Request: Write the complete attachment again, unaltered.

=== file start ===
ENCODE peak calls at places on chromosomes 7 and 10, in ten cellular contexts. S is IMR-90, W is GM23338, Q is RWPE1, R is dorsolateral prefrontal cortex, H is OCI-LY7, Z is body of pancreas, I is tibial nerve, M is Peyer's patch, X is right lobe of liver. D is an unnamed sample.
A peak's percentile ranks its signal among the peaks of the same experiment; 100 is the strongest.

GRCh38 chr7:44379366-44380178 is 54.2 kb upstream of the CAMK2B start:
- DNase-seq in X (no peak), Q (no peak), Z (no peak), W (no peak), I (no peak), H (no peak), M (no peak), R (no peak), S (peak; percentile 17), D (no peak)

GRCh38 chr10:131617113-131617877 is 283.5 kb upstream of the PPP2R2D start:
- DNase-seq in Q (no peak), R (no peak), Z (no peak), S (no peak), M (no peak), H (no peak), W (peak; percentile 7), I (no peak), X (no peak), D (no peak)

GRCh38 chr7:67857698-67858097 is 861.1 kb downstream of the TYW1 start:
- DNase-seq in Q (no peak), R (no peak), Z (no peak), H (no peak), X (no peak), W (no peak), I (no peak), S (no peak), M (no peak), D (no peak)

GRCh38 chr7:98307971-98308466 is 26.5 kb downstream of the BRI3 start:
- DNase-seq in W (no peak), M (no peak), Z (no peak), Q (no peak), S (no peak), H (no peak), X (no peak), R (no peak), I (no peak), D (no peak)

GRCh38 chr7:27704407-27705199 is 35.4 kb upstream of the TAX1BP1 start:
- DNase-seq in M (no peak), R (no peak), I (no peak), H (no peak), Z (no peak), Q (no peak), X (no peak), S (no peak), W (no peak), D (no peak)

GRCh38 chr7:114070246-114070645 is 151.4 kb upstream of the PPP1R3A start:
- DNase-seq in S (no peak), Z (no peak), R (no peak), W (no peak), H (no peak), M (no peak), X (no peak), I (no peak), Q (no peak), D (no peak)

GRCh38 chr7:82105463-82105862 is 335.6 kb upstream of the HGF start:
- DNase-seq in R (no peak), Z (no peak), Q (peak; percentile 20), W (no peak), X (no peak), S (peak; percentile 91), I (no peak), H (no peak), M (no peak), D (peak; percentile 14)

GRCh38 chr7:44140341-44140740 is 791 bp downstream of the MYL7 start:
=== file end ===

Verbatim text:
ENCODE peak calls at places on chromosomes 7 and 10, in ten cellular contexts. S is IMR-90, W is GM23338, Q is RWPE1, R is dorsolateral prefrontal cortex, H is OCI-LY7, Z is body of pancreas, I is tibial nerve, M is Peyer's patch, X is right lobe of liver. D is an unnamed sample.
A peak's percentile ranks its signal among the peaks of the same experiment; 100 is the strongest.

GRCh38 chr7:44379366-44380178 is 54.2 kb upstream of the CAMK2B start:
- DNase-seq in X (no peak), Q (no peak), Z (no peak), W (no peak), I (no peak), H (no peak), M (no peak), R (no peak), S (peak; percentile 17), D (no peak)

GRCh38 chr10:131617113-131617877 is 283.5 kb upstream of the PPP2R2D start:
- DNase-seq in Q (no peak), R (no peak), Z (no peak), S (no peak), M (no peak), H (no peak), W (peak; percentile 7), I (no peak), X (no peak), D (no peak)

GRCh38 chr7:67857698-67858097 is 861.1 kb downstream of the TYW1 start:
- DNase-seq in Q (no peak), R (no peak), Z (no peak), H (no peak), X (no peak), W (no peak), I (no peak), S (no peak), M (no peak), D (no peak)

GRCh38 chr7:98307971-98308466 is 26.5 kb downstream of the BRI3 start:
- DNase-seq in W (no peak), M (no peak), Z (no peak), Q (no peak), S (no peak), H (no peak), X (no peak), R (no peak), I (no peak), D (no peak)

GRCh38 chr7:27704407-27705199 is 35.4 kb upstream of the TAX1BP1 start:
- DNase-seq in M (no peak), R (no peak), I (no peak), H (no peak), Z (no peak), Q (no peak), X (no peak), S (no peak), W (no peak), D (no peak)

GRCh38 chr7:114070246-114070645 is 151.4 kb upstream of the PPP1R3A start:
- DNase-seq in S (no peak), Z (no peak), R (no peak), W (no peak), H (no peak), M (no peak), X (no peak), I (no peak), Q (no peak), D (no peak)

GRCh38 chr7:82105463-82105862 is 335.6 kb upstream of the HGF start:
- DNase-seq in R (no peak), Z (no peak), Q (peak; percentile 20), W (no peak), X (no peak), S (peak; percentile 91), I (no peak), H (no peak), M (no peak), D (peak; percentile 14)

GRCh38 chr7:44140341-44140740 is 791 bp downstream of the MYL7 start: